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How Tommy DeCarlo made the move from price check to soundcheck

Vocalist Tommy DeCarlo shares how he went from working at Home Depot to touring with the band Boston, and what it’s like to shoot hoops with Tom Scholz.

By Jeb Wright

Tommy DeCarlo is one of rock and roll’s best rags-to-riches stories. Just a handful of years ago, this polite, Average Joe was punching a time clock at The Home Depot. Then suddenly, he found himself sharing the stage with Tom Scholz as a member of the band Boston. The release of the group’s new album, “Life, Love & Hope,” marks DeCarlo’s recording debut with Boston. Not too shabby, considering it is the first band DeCarlo has ever been in. In the interview that follows, DeCarlo talks about how went from wearing an orange vest to touring with Boston.

GOLDMINE: Tommy DeCarlo is singing on a Boston album. How does that feel?
TOMMY DECARLO: Absolutely incredible. I couldn’t be prouder.

GM: Tell me what it was like working with Tom Scholz in the studio?
TD: Having never recorded in an actual recording studio before, I didn’t have much to compare it to, but the experience itself was amazing. I felt privileged to be there, and at times had to remind myself I wasn’t on a sight-seeing tour and needed to focus on the vocal tracks we were about to record. Tom made me feel very comfortable during my vocal sessions, which ultimately brought out the best in me during those recording sessions.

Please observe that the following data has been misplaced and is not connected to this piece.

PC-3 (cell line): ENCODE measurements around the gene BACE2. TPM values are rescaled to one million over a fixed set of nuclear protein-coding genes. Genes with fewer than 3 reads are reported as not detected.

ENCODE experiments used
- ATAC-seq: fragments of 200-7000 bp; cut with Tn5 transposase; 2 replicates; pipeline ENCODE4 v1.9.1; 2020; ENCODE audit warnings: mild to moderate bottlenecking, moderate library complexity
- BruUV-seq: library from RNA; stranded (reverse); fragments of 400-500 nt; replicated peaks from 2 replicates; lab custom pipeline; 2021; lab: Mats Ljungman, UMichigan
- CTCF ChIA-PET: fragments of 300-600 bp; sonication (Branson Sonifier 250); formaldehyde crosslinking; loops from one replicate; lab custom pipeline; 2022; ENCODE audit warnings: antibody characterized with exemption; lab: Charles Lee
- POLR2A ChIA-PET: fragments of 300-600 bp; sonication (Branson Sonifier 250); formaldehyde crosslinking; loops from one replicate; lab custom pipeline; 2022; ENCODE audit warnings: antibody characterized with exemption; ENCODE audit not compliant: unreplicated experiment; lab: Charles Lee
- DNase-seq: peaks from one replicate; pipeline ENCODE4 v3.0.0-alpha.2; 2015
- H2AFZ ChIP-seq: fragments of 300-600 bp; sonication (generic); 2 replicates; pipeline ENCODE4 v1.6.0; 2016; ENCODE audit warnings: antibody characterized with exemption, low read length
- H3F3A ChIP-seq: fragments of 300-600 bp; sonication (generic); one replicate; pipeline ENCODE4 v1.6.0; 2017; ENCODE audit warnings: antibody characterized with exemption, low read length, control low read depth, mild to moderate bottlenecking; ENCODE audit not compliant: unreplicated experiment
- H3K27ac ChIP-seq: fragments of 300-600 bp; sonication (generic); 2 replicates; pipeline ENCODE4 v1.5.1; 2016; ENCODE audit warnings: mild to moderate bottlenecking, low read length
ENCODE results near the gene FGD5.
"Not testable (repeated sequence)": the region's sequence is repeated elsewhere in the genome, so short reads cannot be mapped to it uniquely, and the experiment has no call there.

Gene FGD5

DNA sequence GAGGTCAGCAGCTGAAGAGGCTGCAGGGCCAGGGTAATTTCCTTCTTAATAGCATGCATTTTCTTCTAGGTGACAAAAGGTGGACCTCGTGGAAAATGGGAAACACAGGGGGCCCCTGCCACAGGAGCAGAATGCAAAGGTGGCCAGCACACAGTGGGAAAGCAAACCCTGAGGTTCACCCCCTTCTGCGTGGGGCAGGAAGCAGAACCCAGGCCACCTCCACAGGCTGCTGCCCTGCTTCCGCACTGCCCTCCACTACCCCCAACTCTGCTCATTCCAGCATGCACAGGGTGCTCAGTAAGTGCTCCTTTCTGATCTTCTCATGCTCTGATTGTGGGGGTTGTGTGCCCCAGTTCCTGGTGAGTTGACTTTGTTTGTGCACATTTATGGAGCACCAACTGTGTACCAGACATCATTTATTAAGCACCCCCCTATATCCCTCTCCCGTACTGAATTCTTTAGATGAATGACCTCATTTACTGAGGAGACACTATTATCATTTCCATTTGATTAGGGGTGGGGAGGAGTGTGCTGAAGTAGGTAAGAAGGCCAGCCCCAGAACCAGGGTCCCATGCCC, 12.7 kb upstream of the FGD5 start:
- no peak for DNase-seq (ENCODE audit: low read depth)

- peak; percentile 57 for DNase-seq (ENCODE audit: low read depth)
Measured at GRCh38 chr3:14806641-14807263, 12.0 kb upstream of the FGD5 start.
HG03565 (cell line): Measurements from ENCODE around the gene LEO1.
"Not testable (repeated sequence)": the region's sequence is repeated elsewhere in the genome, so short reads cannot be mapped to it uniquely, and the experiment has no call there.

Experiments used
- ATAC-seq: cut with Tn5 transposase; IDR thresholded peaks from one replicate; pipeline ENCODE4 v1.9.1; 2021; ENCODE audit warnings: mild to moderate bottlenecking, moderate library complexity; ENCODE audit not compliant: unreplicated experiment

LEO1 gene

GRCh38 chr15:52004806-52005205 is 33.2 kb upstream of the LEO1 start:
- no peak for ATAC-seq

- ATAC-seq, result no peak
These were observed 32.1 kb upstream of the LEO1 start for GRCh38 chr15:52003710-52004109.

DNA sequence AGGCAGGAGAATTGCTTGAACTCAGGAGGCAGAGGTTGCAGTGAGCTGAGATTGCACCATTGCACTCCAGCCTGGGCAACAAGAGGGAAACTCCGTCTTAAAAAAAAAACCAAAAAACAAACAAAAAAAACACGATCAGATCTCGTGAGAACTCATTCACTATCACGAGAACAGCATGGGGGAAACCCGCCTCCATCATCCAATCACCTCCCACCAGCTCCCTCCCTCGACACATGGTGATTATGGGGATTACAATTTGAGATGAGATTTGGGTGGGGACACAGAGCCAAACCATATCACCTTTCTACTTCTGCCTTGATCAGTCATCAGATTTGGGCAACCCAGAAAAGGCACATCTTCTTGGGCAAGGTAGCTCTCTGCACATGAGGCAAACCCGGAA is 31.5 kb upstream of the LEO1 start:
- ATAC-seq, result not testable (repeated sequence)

Boston vocalist Tommy DeCarlo

Boston vocalist Tommy DeCarlo (above) works the crowd during a 2012 performance in Texas. Photo: Jon Viscott,

GM: It has to be a dream come true to sing on a Boston album. When you first held the CD in your hands and listened to it, what was that experience like?
TD: Believe it or not, being in the band Boston or on a Boston album never actually was a “dream” of mine. I was perfectly content being a fan of the music, and why not? It was perfect! Even though I loved to sing along, never once did I feel I could do a better job vocally than Brad Delp, nor do I feel that way now. That said, it doesn’t take away from the fact that I’m incredibly thankful for the opportunity Tom Scholz has given me to be a part of my favorite rock and roll band. As for the first time I held the finished product “Life, Love & Hope” in my hands? Simply unbelievable!

GM: Tell the Goldmine readers how you got discovered.
TD: After the death of Brad Delp, I learned about the “Come Together” benefit show being planned in his memory. I really wanted to attend the event, but to be honest, it just wasn’t in the family budget for me to make the trip up to Boston. Prior to this, I had recorded a couple of Boston cover tunes, sharing them on my MySpace page as a way of paying tribute to the late Brad Delp. Someone friended me on MySpace, suggesting I send my cover songs to the band, even offering up an e-mail address for me to do so. Never thinking in a million years anyone from the band would actually hear my covers, I went ahead and e-mailed the songs, along with the offer to sing them at the benefit show. I could not believe it when I got a reply. It was from Tom’s wife, Kim, accepting my offer!